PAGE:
Story Highlights• Former HHS secretary Tommy Thompson formally announced presidential bid
• Thompson, a Republican, served four terms as governor of Wisconsin
• Thompson said he is "very, very optimistic" about his future
• "I am the reliable conservative, my record shows that," he said
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WASHINGTON (CNN) -- Former Health and Human Services Secretary Tommy Thompson officially announced his bid for the 2008 Republican presidential nomination Sunday, telling ABC's "This Week" he is confident about his chances.
"In Iowa, the polls last week came out that I was in fifth place and moving up and at 5 percent," he said, adding that things are starting "to coalesce, and I feel very, very optimistic about my future."
The former four-term governor of Wisconsin set up a presidential exploratory committee in December and filed a statement of candidacy in January. His campaign spokesman said last month that Thompson's formal announcement would come in early April. (Gallery: Possible contenders)
Thompson, a senior partner in a law firm, said he is hoping to appeal to Republicans who feel that other GOP candidates are not conservative enough on economic and social issues.
"I am the reliable conservative, my record shows that," he said. "All that people have to do is look at my record, and I am one individual that they can count on."
Thompson spoke Sunday about his stance on Iraq, saying he believes a timetable for troop withdrawal, as called for by the Democrat-led Congress, would give the terrorists in Iraq an opportunity to "hunker down" and "outlast the Americans." He said he would pull out U.S. troops only at the Iraqi government's request.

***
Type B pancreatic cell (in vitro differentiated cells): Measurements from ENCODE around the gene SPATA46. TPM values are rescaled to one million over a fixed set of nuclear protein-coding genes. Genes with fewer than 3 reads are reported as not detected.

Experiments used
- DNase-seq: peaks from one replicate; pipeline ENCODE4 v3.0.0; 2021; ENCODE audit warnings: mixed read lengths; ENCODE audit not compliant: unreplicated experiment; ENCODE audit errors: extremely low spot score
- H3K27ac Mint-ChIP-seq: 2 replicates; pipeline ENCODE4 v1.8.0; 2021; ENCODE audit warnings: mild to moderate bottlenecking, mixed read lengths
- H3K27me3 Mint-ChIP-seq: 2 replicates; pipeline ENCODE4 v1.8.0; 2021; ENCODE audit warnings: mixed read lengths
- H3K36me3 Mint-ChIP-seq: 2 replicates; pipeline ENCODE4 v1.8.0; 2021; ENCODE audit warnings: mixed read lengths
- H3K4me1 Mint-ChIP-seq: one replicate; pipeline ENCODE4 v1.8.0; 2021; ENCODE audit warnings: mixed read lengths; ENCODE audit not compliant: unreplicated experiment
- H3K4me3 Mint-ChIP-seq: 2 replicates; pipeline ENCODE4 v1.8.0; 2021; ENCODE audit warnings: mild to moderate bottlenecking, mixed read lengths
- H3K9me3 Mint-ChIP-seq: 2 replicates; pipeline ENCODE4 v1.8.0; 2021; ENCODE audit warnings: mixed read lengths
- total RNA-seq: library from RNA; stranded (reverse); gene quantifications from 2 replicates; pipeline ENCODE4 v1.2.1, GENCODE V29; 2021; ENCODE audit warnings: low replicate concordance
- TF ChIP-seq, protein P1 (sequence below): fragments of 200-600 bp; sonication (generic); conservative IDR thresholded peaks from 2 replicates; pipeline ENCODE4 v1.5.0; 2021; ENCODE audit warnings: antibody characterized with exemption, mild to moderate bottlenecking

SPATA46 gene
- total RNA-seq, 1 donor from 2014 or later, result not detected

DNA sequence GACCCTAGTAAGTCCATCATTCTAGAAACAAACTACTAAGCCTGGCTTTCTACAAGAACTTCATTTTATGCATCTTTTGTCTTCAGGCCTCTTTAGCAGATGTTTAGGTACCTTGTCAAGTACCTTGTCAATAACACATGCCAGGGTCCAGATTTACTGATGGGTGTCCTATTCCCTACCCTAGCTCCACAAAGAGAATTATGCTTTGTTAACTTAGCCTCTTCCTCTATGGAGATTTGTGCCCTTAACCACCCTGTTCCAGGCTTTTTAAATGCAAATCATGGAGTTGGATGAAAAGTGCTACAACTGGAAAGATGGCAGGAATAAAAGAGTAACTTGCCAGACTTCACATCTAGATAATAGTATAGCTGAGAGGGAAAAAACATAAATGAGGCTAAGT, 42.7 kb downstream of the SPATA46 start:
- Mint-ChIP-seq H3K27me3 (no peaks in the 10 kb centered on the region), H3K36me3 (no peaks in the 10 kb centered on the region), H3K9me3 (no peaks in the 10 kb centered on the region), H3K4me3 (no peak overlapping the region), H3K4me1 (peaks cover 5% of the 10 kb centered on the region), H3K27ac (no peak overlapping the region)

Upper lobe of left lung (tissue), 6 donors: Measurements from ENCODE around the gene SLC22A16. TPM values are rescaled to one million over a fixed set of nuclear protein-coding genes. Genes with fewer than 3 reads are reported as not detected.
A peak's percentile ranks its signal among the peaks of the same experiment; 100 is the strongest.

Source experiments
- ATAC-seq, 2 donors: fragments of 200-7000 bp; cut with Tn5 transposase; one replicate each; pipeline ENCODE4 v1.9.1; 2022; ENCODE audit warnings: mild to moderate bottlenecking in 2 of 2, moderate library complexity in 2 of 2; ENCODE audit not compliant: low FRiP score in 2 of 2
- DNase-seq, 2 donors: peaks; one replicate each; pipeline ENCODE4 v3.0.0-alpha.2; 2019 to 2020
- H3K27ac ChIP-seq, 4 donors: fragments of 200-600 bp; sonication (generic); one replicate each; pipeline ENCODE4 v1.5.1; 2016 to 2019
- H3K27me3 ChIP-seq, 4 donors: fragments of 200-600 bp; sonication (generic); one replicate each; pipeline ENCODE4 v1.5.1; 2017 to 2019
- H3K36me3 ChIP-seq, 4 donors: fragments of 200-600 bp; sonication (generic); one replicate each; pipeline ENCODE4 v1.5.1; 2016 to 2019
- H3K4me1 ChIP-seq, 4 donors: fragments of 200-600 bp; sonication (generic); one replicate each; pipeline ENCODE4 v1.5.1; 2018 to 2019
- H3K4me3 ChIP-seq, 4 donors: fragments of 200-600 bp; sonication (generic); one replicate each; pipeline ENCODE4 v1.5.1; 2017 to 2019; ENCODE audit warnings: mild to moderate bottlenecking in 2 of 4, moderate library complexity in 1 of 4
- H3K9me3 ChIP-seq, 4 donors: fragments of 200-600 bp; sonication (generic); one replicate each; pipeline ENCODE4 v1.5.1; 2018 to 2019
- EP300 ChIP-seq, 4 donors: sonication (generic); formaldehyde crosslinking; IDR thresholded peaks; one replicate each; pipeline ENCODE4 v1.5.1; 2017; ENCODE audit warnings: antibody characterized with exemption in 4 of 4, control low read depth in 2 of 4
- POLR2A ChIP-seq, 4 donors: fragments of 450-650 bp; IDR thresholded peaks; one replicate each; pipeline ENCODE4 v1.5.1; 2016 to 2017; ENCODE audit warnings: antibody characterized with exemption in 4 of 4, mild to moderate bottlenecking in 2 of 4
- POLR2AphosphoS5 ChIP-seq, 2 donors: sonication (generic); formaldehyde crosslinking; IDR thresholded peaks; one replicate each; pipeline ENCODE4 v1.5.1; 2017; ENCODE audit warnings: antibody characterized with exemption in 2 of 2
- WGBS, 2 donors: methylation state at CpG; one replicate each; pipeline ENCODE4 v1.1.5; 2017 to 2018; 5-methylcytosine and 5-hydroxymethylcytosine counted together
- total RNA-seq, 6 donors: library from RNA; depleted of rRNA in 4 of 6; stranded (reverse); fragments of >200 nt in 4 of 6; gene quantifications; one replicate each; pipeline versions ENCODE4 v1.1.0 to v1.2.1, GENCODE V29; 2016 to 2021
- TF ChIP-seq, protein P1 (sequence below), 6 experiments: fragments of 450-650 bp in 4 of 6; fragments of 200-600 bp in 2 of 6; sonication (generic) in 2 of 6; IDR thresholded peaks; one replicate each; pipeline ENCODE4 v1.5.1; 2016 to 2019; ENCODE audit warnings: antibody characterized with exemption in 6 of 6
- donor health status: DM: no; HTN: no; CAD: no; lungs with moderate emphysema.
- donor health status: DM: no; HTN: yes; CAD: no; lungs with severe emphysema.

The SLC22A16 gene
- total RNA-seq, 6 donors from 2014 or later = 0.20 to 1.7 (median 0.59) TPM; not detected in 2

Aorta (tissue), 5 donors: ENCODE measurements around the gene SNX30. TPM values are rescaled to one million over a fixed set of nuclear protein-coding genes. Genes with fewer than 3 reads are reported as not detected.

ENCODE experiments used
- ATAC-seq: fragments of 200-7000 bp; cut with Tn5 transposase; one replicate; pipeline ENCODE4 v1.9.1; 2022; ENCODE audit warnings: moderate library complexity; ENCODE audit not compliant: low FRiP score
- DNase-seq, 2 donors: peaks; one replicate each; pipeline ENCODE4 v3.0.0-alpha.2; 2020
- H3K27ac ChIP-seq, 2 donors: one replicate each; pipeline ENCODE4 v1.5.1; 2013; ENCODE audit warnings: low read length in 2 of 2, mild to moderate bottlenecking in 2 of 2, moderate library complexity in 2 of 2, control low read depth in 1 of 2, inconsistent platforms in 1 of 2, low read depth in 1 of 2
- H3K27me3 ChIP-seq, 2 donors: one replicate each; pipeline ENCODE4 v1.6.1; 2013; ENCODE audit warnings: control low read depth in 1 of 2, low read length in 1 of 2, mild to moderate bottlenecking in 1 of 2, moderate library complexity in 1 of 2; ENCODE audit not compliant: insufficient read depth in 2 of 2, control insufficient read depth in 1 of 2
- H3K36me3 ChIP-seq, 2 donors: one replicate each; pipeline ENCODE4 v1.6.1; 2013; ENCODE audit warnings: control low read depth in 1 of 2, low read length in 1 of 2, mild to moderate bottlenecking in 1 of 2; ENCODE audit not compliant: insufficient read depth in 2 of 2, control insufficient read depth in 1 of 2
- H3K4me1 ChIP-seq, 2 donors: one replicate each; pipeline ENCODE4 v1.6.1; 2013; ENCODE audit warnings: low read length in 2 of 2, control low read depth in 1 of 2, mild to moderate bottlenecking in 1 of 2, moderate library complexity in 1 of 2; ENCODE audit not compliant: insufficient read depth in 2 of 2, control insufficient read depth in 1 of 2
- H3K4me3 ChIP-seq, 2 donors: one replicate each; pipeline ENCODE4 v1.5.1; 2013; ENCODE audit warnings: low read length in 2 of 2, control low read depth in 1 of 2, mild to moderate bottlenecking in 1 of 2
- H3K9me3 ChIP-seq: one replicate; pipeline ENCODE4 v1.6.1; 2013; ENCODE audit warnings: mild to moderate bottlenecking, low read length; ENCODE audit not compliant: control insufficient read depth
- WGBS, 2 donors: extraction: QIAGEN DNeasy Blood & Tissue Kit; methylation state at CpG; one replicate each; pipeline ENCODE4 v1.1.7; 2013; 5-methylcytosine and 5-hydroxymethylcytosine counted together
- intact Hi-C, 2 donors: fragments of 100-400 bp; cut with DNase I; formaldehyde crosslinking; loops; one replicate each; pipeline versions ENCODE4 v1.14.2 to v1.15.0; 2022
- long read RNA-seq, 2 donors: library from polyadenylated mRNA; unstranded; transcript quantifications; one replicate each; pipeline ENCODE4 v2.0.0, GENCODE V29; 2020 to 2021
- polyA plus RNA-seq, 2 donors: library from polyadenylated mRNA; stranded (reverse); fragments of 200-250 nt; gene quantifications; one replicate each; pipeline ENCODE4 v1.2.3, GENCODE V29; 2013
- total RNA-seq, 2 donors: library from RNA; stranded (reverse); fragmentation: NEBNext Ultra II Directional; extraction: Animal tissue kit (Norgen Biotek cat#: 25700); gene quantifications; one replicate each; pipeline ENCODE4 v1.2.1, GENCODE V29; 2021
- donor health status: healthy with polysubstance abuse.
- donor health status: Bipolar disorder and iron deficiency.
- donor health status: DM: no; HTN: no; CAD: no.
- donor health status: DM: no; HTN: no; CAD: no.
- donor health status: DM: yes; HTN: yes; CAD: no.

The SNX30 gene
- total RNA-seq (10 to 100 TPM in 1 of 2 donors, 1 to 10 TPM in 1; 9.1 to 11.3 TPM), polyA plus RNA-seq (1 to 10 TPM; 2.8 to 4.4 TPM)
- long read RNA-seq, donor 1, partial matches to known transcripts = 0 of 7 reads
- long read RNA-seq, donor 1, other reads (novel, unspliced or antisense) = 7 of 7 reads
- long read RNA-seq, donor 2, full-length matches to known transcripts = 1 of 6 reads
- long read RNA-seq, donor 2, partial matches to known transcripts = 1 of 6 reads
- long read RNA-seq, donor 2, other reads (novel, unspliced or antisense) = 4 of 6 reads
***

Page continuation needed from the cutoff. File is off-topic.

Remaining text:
Thompson also said he thinks Iraq should be set up like the United States, with Iraq's 18 territories having elected leaders that would report to a federal government.
"The Shiites would elect Shiites, Sunnis would elect Sunnis, Kurds would elect Kurds, and there would be a gravitation of people going to those things, and it would reduce this terrible internecine civil war," he said.
Oil revenues, he said, should be dealt with like the state of Alaska -- one-third should go to the federal government, one-third to the territorial governments, and the remaining third split "to every man, woman and child."
Asked about what he would do for the 47 million Americans not covered by health insurance, the former health secretary said he would allow insurance companies to bid on groups of uninsured Americans to help reduce emergency room visits.
"It's an insurable group because one-third of those individuals between the ages 18 and 35 ... make over $60,000 a year," Thompson said. "It would be a tremendous group."
Thompson made headlines in late 2004, when he was departing his post. "I, for the life of me, cannot understand why the terrorists have not, you know, attacked our food supply because it is so easy to do, and we're importing a lot of food from the Middle East," he said at the time.
Last month, the Department of Homeland Security's inspector general issued a report saying the department has failed to adequately protect the U.S. food supply.
"Most experts we spoke with regarded the food sector as highly vulnerable to attack. They considered food sector security to be less intensive than the security for other critical infrastructures," the audit said.
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